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hand knotted rugs

25 Rules for Buying Hand Knotted Rugs

So you want to buy hand-knotted rugs?
Not everyone knows, but hand-knotted area rugs bring culture, luxury and beauty to your home. It has now become a not just a simple home decor, but has become a need. There are lots of things to consider before buying the right rug for your home, and here are the few things you need to know:

  • What is a hand-knotted rug?
  • How is a hand knotted rug made?
  • How do I clean a hand-knotted rug?
  • What style should I choose for my space?
  • You may also check this post to know more about Boho Chic Rugs, another type of rug which are made of synthetic materials.

25 rules to buy hand-knotted rugs:

1. Hand-Knotted Rugs are Oriental Weaver Rugs

Hand-knotted rugs are the cream of the crop when it comes to area rugs and carpets. A skilled weaver individually ties every single knot to create intricate patterns and designs.

 Check Out How A Hand Knotted Rug Is Made!  2. Hand knotted vs Hand tufted rugs

Hand-tufted rugs are made using a tufting tool to punch the yarn into a fabric backing to hid the glue that is holding the rug together. Anyone remember Lite-Brites? The tufted rug process is very similar. A stencil canvas is stretched behind so the design can be traced/punched into the rug. The tufting gun speeds up the process significantly and very little skill is needed to complete a tufted rug, resulting in a significant decrease in quality and price.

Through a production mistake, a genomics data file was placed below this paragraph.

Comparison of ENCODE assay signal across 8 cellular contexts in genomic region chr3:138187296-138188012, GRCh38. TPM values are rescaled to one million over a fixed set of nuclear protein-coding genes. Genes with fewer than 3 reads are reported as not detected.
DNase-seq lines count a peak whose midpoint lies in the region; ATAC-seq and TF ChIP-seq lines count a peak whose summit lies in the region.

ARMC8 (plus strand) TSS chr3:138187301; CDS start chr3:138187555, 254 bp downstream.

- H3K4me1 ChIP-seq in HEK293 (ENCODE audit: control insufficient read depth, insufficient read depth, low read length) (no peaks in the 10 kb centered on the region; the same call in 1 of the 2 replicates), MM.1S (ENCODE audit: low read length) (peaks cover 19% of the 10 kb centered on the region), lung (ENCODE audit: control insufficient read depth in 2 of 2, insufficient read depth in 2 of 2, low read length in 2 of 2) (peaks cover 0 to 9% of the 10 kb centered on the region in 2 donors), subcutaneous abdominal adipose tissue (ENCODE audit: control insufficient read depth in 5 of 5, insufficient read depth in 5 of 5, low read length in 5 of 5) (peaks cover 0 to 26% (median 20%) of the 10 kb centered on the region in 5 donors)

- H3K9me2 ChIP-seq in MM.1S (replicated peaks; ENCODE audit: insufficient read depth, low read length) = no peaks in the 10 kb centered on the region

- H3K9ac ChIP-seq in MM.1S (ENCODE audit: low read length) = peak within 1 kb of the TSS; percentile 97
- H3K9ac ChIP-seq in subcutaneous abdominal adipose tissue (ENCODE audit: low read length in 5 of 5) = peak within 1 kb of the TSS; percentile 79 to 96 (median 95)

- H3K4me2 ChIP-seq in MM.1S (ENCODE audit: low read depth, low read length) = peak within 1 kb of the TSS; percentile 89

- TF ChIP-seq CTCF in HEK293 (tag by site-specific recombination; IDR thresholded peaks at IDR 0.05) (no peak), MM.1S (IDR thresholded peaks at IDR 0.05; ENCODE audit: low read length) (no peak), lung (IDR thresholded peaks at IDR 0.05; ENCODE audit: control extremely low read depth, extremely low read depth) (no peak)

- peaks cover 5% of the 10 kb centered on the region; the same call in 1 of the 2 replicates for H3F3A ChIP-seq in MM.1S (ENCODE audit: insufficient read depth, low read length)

3. A Hand Knotted Rug is Woven by Hand 

Hand-knotted rugs are the cream of the crop when it comes to area rugs and carpets. A skilled weaver individually ties every single knot to create intricate patterns and designs.  

Vertical (warp) threads are tied onto the loom — these threads are what will eventually become the fringe of the rug. The weft then runs horizontally, intertwining with the vertical threads to create the foundation of the rug. The knots are tied to the warp threads, cut and then tied again to secure the knot. An experienced weaver can tie one knot every two seconds!

 4. Know What Type of Knot You Are Looking For

There are three main types of knots in a hand-knotted rug.  

Persian Knot (Senneh Knot) / Turkish Knot (Ghiordes Knot)    

The Persian knot is asymmetrical and open to one side. This knot doesn't leave gaps and is less bulky than Turkish knots. Persian knots are used to create more intricate curvilinear or floral patterns on hand knotted Persian rugs. Iran, Afghanistan, Pakistan, India, Nepal, Tibet, and China are some of the places that is known for this knot.  

The Turkish knot is symmetrical and can be identified by two small bumps within one knot found normally on the back of the rug. This looks like a double knot. Turkey, Armenia, Azerbaijan, and northern Iran are known to practice this type of knot.

Jufti knots are known as false knots. Instead of being tied around two warp threads, the weaver ties the knot around four. In this short cut, the weaver spends less time on the rug, resulting in lower value and quality.  

5. Hand Knotted Rugs Can Be Woven Using  Wool/Silk